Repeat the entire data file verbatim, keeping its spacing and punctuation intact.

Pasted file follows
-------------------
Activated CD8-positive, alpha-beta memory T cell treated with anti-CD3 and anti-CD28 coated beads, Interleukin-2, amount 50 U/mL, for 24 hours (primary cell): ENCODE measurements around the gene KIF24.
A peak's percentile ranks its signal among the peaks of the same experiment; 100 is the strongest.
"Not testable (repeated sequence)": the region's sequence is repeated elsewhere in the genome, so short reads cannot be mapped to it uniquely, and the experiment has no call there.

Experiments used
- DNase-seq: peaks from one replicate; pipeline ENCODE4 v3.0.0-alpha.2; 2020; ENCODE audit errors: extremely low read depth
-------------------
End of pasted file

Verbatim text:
Activated CD8-positive, alpha-beta memory T cell treated with anti-CD3 and anti-CD28 coated beads, Interleukin-2, amount 50 U/mL, for 24 hours (primary cell): ENCODE measurements around the gene KIF24.
A peak's percentile ranks its signal among the peaks of the same experiment; 100 is the strongest.
"Not testable (repeated sequence)": the region's sequence is repeated elsewhere in the genome, so short reads cannot be mapped to it uniquely, and the experiment has no call there.

Experiments used
- DNase-seq: peaks from one replicate; pipeline ENCODE4 v3.0.0-alpha.2; 2020; ENCODE audit errors: extremely low read depth